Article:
With some hammering and the use of a friend’s drill (thanks Phil!), I was able to (FINALLY) set up my very first icon corner. In my last place of residence, all the corners were occupied, and the few icons I had were placed wherever I could find the space. But in this new, bigger space, I have plenty of room for my books, and the icons. So I stained some corner shelves, mounted them on the wall, and hung my larger icons all around them. The way it’s set up, they are visible right when I walk in the front door, and then when I leave, they are the last things I see. There are a few more things I need to make it proper (a vigil lamp and some incense) but it’s great so far.
Why, you ask, do you need an icon corner? Good question.
As I grow (oh, so slowly) in my understanding of Orthodoxy, I see all the different ways that God speaks to me through the practice of this faith–fasting reminds me of how pathetic my will is and how necessary it is to rely on His; the beautiful written prayers show me that I’m not the first person to pray nor the first person to wrestle with issues of self-doubt and sin; and icons remind me of those that have gone before and connect me with the ideals of Christianity (virtue, piety, sacrifice, love.)
This seems to be what the early Church Fathers had in mind when they defended the use of Holy Icons during the Seventh Ecumenical Council in the 8th Century. From the Decree of the Second Council of Nice, the Seventh Ecumenical Council, and, yes, I know it’s a lengthy read:
“We, therefore, following the royal pathway and the divinely inspired authority of our Holy Fathers and the traditions of the Catholic Church (for, as we all know, the Holy Spirit indwells her), define with all certitude and accuracy that just as the figure of the precious and life-giving Cross, so also the venerable and holy images, as well in painting and mosaic as of other fit materials, should be set forth in the holy churches of God, and on the sacred vessels and on the vestments and on hangings and in pictures both in houses and by the wayside, to wit, the figure of our Lord God and Saviour Jesus Christ, of our spotless Lady, the Mother of God, of the honourable Angels, of all Saints and of all pious people. For by so much more frequently as they are seen in artistic representation, by so much more readily are men lifted up to the memory of their prototypes, and to a longing after them; and to these should be given due salutation and honourable reverence (aspasmon kai timhtikhn proskunh-sin), not indeed that true worship of faith (latreian) which pertains alone to the divine nature; but to these, as to the figure of the precious and life-giving Cross and to the Book of the Gospels and to the other holy objects, incense and lights may be offered according to ancient pious custom. For the honour which is paid to the image passes on to that which the image represents, and he who reveres the image reveres in it the subject represented. For thus the teaching of our holy Fathers, that is the tradition of the Catholic Church, which from one end of the earth to the other hath received the Gospel, is strengthened. Thus we follow Paul, who spake in Christ, and the whole divine Apostolic company and the holy Fathers, holding fast the traditions which we have received. So we sing prophetically the triumphal hymns of the Church, “Rejoice greatly, O daughter of Sion; Shout, O daughter of Jerusalem. Rejoice and be glad with all thy heart. The Lord hath taken away from thee the oppression of thy adversaries; thou art redeemed from the hand of thine enemies. The Lord is a King in the midst of thee; thou shalt not see evil any more, and peace be unto thee forever.”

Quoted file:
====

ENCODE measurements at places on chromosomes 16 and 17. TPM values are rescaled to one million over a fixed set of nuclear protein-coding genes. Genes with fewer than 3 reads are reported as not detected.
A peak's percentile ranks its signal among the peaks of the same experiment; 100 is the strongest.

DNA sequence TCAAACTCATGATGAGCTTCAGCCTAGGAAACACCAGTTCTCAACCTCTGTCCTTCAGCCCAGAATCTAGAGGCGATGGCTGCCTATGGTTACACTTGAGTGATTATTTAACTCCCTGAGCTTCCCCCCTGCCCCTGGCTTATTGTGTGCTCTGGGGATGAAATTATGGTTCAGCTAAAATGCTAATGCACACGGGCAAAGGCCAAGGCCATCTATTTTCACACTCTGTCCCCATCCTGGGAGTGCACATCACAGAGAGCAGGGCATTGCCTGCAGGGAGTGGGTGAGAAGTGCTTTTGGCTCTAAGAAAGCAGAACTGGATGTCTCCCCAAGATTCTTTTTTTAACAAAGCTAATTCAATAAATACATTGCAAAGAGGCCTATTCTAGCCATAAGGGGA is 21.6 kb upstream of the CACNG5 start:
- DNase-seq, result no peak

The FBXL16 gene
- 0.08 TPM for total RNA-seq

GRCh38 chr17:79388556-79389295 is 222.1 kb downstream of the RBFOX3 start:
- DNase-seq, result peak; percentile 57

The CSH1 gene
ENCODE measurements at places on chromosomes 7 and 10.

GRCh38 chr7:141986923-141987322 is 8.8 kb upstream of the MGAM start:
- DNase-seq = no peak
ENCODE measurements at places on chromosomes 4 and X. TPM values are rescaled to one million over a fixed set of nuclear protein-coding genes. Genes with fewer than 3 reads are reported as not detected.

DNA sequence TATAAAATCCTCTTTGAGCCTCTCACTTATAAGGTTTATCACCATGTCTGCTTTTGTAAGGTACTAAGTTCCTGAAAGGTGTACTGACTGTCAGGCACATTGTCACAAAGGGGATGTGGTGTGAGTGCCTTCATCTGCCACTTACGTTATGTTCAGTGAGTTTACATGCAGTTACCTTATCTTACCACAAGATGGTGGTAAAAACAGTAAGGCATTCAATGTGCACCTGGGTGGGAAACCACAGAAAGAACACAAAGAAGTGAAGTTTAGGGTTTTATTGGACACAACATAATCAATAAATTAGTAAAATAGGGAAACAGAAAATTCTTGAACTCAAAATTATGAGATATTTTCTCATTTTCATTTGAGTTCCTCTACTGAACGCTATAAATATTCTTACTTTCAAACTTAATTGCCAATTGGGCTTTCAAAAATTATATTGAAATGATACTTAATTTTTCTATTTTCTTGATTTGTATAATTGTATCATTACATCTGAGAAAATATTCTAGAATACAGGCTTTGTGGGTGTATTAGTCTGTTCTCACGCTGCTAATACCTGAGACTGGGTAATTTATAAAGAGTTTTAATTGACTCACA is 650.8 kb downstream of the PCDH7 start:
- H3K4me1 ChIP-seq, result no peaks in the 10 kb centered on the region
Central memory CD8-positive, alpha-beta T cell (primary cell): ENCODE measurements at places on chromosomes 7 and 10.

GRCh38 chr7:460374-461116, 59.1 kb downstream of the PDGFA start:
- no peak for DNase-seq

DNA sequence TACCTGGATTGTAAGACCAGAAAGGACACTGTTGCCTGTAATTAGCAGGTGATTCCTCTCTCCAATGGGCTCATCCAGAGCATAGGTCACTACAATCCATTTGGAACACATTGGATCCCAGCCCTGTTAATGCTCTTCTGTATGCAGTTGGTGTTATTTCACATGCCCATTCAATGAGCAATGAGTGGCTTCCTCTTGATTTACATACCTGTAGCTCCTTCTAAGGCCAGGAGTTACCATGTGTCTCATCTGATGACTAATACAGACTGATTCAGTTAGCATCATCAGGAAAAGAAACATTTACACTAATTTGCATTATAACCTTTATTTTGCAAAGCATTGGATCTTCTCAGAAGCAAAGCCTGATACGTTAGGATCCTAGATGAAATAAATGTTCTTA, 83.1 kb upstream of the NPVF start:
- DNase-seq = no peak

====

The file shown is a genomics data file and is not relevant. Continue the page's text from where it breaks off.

Creating a space in my home for prayer and spiritual reflection leads to a deeper intentionality in my spiritual life, it gives me a place to come apart and think about my relationship to the Most High God, and it helps me to shut out the distractions of the world around me. And in the way my living room is laid out, unintentionally, the icon corner places my back to the television set. How wonderfully appropriate!
I had rarely seen an icon in my Protestant life. But the most vivid recollection of childhood Bible stories was a picture of Jesus in the big, dog-eared Bible story book my mom would read from at the foot of her bed in the evenings. That picture brings tears to my eyes now as I think about it. Jesus, albeit a blue-eyed European one, was holding a chubby-fingered blond-haired, blue-eyed girl. His loving eyes and open face were laughing, and she had her little hands on his beard, an act of a child’s intimate trust.
All my life I was looking for that Jesus. That image had burned its way into my conscience, into my soul. When I walked into St. John Chrysostom Antiochian Orthodox Church the very first time, I saw Him. This time, He was on the ceiling–the icon of the Pantocrater. As I slipped into the very last seat in the back row (yep, we’ve got pews, but that’s another topic) it was as if He was watching me, with those great loving eyes, welcoming me home.
So when I muster the discipline to pray, when I stand before those icons, I don’t pray to them, but in a way I pray through them. I pray to that Jesus who loved me so much He left Heaven to come to earth to rescue the souls of men. I pray to that One who knows that I stumble and fall over the place, like a sort of spiritual toddler, and watches me with hopeful eyes, encouraging me to get up and try again. And I am surrounded by the images of those who struggled in the same ways that I do, but who nonetheless became so filled with Christ they were recognized as saints by the Church.
In that icon corner I am not alone, and I am loved.